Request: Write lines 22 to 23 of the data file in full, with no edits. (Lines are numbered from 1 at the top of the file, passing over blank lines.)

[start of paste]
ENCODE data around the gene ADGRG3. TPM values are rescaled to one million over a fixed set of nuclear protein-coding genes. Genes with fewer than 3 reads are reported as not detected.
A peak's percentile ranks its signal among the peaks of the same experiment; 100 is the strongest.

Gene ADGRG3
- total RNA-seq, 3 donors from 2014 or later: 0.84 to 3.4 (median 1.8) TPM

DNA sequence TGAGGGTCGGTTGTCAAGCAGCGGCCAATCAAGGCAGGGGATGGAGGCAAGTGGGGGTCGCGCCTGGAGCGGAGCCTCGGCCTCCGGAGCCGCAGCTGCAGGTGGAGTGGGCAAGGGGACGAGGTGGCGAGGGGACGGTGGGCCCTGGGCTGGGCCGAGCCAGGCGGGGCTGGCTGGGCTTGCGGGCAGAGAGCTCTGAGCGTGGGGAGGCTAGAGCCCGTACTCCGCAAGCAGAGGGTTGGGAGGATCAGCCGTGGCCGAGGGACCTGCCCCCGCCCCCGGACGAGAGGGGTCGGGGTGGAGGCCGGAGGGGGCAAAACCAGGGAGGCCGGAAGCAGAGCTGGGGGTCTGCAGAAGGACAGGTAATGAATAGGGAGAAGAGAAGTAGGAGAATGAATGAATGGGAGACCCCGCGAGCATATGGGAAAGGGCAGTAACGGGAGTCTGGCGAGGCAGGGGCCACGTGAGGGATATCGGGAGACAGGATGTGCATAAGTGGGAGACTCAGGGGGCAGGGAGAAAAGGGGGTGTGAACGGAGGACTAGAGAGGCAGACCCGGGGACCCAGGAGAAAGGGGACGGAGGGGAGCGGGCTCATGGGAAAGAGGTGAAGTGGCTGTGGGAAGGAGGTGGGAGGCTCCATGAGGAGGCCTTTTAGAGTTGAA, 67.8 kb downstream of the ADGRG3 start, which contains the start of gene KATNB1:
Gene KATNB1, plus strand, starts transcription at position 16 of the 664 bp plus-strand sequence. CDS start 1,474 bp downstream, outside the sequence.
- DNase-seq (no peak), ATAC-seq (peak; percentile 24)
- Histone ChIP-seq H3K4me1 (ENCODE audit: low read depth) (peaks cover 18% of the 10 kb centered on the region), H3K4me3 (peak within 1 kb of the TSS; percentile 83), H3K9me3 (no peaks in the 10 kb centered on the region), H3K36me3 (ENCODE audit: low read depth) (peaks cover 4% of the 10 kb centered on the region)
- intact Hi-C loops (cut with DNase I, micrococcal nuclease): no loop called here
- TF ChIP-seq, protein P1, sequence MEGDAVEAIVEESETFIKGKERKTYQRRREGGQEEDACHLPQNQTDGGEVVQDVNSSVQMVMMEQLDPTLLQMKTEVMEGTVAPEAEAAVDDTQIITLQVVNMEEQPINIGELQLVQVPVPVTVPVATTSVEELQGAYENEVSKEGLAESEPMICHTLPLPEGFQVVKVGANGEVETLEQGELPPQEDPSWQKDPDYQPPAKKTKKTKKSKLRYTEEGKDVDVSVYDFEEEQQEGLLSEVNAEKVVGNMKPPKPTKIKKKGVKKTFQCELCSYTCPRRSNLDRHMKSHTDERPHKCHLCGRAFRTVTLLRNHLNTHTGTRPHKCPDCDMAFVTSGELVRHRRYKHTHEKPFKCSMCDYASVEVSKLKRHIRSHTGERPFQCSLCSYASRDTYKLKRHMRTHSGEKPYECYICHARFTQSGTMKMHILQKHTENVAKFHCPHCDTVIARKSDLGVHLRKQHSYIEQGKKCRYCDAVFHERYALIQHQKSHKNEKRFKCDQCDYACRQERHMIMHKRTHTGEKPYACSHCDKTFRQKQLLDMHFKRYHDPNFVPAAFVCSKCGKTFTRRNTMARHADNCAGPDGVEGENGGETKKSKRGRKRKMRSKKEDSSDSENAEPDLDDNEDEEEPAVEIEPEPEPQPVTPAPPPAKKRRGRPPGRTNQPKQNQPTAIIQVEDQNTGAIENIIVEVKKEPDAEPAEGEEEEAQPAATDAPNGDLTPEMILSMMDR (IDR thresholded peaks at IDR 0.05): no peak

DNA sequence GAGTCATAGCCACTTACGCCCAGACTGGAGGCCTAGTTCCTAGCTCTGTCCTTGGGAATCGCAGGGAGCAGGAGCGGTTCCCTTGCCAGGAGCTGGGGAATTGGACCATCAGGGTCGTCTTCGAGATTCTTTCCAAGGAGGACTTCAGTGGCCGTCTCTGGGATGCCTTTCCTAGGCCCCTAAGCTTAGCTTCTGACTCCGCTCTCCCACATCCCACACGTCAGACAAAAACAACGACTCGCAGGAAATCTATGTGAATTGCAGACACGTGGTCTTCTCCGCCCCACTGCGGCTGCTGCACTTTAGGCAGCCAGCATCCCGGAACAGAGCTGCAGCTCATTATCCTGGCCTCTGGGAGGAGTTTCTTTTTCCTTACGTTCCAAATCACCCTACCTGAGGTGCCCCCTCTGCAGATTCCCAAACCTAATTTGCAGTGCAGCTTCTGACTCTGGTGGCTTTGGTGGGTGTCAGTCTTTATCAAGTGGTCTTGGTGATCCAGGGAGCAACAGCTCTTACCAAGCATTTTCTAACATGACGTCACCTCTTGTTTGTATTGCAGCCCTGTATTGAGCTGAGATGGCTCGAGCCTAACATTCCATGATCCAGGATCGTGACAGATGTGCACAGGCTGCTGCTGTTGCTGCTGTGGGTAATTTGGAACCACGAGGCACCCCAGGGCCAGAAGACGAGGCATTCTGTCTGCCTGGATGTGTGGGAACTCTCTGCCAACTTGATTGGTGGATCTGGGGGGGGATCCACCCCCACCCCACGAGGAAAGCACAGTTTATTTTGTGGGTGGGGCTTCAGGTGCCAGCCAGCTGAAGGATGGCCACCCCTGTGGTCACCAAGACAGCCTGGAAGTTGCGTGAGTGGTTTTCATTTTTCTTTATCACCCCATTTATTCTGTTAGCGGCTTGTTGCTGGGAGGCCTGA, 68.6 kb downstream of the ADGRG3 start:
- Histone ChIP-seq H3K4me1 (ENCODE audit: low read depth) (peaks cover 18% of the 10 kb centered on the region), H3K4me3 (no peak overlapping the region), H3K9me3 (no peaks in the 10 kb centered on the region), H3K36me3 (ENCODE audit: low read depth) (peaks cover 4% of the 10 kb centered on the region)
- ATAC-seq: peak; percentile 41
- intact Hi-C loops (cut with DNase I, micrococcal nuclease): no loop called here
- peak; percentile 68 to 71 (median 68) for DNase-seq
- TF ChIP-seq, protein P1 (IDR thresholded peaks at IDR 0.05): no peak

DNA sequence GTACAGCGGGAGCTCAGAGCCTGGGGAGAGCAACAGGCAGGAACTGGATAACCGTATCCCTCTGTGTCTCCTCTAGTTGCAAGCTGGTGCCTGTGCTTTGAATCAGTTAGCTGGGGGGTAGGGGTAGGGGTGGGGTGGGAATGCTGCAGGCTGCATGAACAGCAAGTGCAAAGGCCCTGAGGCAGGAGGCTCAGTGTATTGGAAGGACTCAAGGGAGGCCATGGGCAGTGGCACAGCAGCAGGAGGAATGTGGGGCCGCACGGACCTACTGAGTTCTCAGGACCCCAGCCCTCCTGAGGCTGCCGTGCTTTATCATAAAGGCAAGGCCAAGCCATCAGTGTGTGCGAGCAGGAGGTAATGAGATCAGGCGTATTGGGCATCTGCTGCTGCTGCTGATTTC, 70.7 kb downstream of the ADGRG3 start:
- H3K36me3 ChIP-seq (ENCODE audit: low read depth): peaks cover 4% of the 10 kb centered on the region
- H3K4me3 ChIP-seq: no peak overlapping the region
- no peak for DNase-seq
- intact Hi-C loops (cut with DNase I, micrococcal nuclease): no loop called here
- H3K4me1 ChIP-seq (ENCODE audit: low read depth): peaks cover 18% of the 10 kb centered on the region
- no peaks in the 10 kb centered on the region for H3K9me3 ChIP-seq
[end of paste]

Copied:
- H3K4me1 ChIP-seq (ENCODE audit: low read depth): peaks cover 18% of the 10 kb centered on the region
- no peaks in the 10 kb centered on the region for H3K9me3 ChIP-seq